Super mario’s wacky worlds – super mario wiki, the mario encyclopedia emitra electricity bill payment


Wacky Worlds emerged in a time in which its developing company, NovaLogic, was hoping to be hired by Nintendo. [1] Then helping Nintendo with the "SNES-CD", a disc drive for the Super Nintendo Entertainment System, Philips had a right to make games with Nintendo characters for their CD-i. It was suggested to NovaLogic by a Nintendo sales executive that simple Super Nintendo games could play on the CD-i, sparking the idea of putting "a popular Nintendo game, Super Mario World, onto a CD-i disc", making the project an intended sequel or follow-up to the launch title exclusively for the CD-i hardware.

Developers Silas Warner and John Brooks were drafted as the game’s designers, and worked 24 hours a day for two weeks on the game, finishing only a part of one level to present to Nintendo. Their meeting with the Nintendo developers came at 8:00 AM on a Friday morning, and they had their short part of the game on a disc four hours before this.

Nintendo was very much impressed at the two men’s job, but because of poor CD-i sales was forced to cancel the game. This ended the CD-i career of Warner, who had expected Nintendo’s exact reaction; however, other developers such as lead artist Nina Stanley stayed with the project.

Though the developers were highly enthusiastic about making a traditional Mario game (partly to clear their reputation surrounding Nintendo-licensed characters), NovaLogic hoped to use as little money as possible on the project, which was mostly executed with the intentions of making a small amount of profit while games such as those of the Comanche series had focus.

Three prototypes are in circulation, one of which was sold on the online auction website eBay for $1,000. [1] A certain prototype, perhaps the same one as that sold on eBay, has been leaked to the internet in ISO form and can be played both on emulators and as a burnt disc on an actual CD-i. [2] Gameplay [ edit ]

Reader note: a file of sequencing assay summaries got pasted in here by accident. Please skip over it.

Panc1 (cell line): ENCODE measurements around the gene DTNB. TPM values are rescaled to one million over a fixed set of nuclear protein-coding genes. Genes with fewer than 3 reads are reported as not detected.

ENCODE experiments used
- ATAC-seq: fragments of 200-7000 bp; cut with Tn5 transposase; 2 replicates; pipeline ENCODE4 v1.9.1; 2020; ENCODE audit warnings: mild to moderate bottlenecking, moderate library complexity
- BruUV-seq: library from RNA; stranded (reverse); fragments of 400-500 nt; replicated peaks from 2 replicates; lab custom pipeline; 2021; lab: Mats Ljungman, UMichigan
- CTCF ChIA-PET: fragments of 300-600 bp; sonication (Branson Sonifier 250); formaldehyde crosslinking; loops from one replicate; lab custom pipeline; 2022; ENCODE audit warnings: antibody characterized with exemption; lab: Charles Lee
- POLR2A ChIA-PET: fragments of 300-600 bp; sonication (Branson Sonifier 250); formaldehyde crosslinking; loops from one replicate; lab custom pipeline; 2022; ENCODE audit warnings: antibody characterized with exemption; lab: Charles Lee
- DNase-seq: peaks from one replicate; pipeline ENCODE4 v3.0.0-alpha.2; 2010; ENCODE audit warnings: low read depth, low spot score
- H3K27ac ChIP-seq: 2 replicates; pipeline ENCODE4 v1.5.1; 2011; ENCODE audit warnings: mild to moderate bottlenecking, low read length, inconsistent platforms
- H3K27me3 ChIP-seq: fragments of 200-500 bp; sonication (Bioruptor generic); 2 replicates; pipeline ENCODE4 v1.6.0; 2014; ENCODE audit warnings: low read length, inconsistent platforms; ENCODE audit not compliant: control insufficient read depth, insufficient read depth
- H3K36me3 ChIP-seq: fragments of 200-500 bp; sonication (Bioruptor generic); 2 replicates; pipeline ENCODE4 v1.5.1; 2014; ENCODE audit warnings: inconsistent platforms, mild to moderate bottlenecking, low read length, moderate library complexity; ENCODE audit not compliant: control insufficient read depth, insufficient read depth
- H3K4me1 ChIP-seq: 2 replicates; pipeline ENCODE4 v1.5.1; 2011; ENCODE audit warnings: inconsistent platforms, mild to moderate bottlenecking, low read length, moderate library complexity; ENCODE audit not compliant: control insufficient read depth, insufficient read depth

As it is a pre-alpha, the prototype is rather limited; Super Mario can only walk both ways and jump, and no powerups exist. He cannot slide or swim, but it would appear that these abilities would have been implemented had development continued. [1] Enemies are also not programmed correctly; they disappear when Mario ends up above them, suggesting incomplete stomping attempts. [2] Enemies also cannot harm Mario and are stopped in their tracks if touched, even if it means ending up floating in the air. [3]

Level progression is not explicit, but can be pieced together by the selectable stages. Most worlds have two or three levels, the first of which end with Warp Pipes (or similar things, such as the Trojan Horse in Greek 1), whereas the last most often has a stylized "M" object holding tape, presumably a similar aspect to the Giant Gates, but ending worlds instead of levels. However, the mysterious "M"s may serve another purpose, as one is found alongside a Warp Pipe in Igloo 1; perhaps they would have signified bonuses.

Accurately capturing the sprites of Super Mario World was difficult for the Wacky Worlds development team, since the CD-i had a different sprite-making style than that of the SNES. [2] To create their characters, they actually pirated their designs from Super Mario World, [1] producing Mario, as well as several Koopa Troopa variations based on the Super Mario World sprite: Greek Koopas clad in tunics and fig leaves, knight Koopas with feathered helmets, blue Eskimo Koopas in parkas, and dark vampire Koopas with capes and fangs. The development team also sprited an enemy of their own creation, a walrus sprited true to the Super Mario World style. [4]